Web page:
Eastern Glossy Swampsnake
Liodytes rigida rigida

** Harmless **

Common Name:

Eastern Glossy Swampsnake

Scientific Name:

Liodytes rigida rigida



Liodytes means "smooth diver".


rigida is derived from the Latin word rigidus which means "stiff", this refers to the way the the snake moves.


rigida is derived from the Latin word rigidus which means "stiff", this refers to the way the the snake moves.

Vernacular Names:

Brown banded leather snake, brown water snake, green queen snake, rigid queen snake, striped moccasin.

Average Length:

14 - 24 in. (36 - 61 cm)

Virginia Record Length:

30.5 in. (77.5 cm)

Record length:

31.4 in. (79.7 cm)

Virginia Wildlife Action Plan Rating Tier III - High Conservation Need - Extinction or extirpation is possible. Populations of these species are in decline or have declined to low levels or are in a restricted range. Management action is needed to stabilize or increase populations.

PHYSICAL DESCRIPTION: This snake is brown to olive-brown above, sometimes with two faint parallel stripes. Upper lip is yellow. Scales are very shiny, making this the shiniest of the water snakes. The belly is yellow to yellowish-brown with two rows of distinct black spots of half-moons which converge in the neck region to form a single mid-ventral dark stripe. A small to medium sized, dark, shiney water snake that has large eyes and a fairly blunt nose; Maximum known length in Virginia is 30.5in.(775mm); Outside Virginia, the maximum known length is 31.375 inches *11523*. Adults are usually 14-24 inches in length *11523*. Dorsal scales are keeled, anal plate divided, and loreal scale absent *10760*. Males are smaller than females and have fewer ventral scales and more subcaudal scales; Juveniles have the same color and patterns as the adults, but the venter is pink *10760*.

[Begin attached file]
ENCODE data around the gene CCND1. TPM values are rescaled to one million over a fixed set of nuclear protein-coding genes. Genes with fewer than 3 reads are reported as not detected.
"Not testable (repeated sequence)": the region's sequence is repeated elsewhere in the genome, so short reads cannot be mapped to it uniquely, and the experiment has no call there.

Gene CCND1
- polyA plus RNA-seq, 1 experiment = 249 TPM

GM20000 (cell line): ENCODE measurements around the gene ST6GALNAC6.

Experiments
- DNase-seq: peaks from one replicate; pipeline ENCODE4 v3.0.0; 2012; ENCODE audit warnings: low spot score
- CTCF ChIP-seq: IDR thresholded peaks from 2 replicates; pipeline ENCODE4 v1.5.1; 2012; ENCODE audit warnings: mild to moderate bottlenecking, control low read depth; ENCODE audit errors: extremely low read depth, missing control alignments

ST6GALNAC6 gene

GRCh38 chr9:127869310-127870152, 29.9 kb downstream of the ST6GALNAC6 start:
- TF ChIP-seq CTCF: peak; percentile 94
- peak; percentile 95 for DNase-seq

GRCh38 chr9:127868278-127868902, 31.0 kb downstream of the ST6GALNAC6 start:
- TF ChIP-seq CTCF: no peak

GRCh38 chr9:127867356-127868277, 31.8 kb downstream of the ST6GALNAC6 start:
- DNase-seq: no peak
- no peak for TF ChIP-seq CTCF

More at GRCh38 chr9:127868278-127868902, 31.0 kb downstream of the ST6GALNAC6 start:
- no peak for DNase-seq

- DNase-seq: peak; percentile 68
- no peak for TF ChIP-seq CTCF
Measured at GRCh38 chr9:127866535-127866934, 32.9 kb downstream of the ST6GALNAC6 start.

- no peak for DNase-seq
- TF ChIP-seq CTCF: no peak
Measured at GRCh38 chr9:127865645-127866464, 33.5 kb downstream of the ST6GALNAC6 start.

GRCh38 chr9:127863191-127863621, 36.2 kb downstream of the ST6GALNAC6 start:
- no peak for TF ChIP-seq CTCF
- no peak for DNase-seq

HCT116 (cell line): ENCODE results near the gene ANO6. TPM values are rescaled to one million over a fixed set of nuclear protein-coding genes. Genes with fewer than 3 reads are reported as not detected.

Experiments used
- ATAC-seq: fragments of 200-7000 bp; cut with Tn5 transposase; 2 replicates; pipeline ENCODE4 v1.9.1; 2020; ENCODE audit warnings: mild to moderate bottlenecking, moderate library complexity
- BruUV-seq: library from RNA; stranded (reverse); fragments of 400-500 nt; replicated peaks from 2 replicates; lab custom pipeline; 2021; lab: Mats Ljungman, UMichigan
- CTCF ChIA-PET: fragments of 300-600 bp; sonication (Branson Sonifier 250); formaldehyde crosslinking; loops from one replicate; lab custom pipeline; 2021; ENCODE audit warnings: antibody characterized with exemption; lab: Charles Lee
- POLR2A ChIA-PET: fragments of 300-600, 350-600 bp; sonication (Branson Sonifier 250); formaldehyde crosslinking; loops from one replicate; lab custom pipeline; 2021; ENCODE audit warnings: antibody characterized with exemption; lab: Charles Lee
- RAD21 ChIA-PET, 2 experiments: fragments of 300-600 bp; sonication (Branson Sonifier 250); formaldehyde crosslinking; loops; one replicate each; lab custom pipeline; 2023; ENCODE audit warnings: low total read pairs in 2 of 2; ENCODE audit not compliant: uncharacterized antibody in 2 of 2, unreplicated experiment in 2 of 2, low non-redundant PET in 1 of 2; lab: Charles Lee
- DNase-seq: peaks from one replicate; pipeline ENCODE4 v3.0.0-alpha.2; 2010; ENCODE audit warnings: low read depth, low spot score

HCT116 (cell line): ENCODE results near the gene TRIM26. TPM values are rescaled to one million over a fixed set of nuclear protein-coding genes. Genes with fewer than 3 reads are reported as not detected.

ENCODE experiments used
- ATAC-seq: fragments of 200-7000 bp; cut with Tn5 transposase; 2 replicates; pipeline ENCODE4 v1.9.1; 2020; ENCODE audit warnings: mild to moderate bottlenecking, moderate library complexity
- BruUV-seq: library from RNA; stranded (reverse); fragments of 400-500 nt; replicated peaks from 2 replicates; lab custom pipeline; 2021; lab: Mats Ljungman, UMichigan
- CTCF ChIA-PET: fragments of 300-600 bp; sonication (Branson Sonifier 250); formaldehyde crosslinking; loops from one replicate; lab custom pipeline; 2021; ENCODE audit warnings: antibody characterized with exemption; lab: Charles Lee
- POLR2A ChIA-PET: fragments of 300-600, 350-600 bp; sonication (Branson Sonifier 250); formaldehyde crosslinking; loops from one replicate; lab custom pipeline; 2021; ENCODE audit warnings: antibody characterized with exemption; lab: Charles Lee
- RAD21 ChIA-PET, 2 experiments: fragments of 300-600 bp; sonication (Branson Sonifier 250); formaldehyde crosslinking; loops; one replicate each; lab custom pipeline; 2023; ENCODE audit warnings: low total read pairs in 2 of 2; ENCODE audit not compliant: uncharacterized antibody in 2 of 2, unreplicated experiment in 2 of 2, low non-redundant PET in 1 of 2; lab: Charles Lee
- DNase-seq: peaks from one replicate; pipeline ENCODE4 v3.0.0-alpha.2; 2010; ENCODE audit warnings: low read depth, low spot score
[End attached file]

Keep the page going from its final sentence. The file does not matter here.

REPRODUCTION: These snakes are viviparous. Males are between 493 and 705 mm. May mate in late April to early May and young are born probably in July or September and are born live. This is one of the least known snakes in VA. In other states 6-18 young are born per litter *10760*.

BEHAVIOR: This species is aquatic. Spends most of its time in the mud and debris near or in the water. They are nocturnal and are very secretive.

LIMITING FACTORS: Very little is known but floods tend to disperse this species rapidly. Predators of this species are the same as with most other aquatic snakes. This is probably one of the rarest reptiles in Virginia. Known from only a handful of specimens collected in the same locality. Thorp has visited the site on several occasions and has found rainbow snakes but no crayfish snakes. Development in this area may have an impact on this species. Since little is known about its habits and requirements, we can not make any educated guess as to its status or numbers in Virginia *11523*.

References for Life History

  • 1006 - Linzey, D.W., M.J. Clifford, 1981, Snakes of Virginia, Univ. of Virginia Press, Charlottesville, VA
  • 1013 - Jackson, J.J., 1983, Snakes of the Northeastern United States, 111 pgs., Ext. Serv., Univ. of GA, Athens, GA
  • 3067 - Conant, R., 1978, Field guide to reptiles and amphibans of eastern and central North America 2nd.ed., 429 pgs., Houghton Mifflin, Boston
  • 10760 - Mitchell, J. C., 1994, The Reptiles of Virginia, 352 pgs., Smithsonian Institution Press, Washington, DC
  • 11523 - Thorp, T.J., 2001, Personal Communication, Expert Review for GAP Analysis Project, Three Lakes Nature Center and Aquarium


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Verified County/City Occurrence

New Kent County
Verified in 1 Counties/Cities.


Virginia is home to 28 species of frogs and toads.


We have a large diversity of salamanders consisting of 56 different species and subspecies.


Virginia is home to 9 native lizard species and two introduced species, the Mediterranean Gecko and the Italian Wall Lizard.


The Commonwealth is home to 34 species and subspecies of snake. Only 3 species are venomous.


Virginia has 25 species and subspecies of turtle. Five of these species are sea turtle.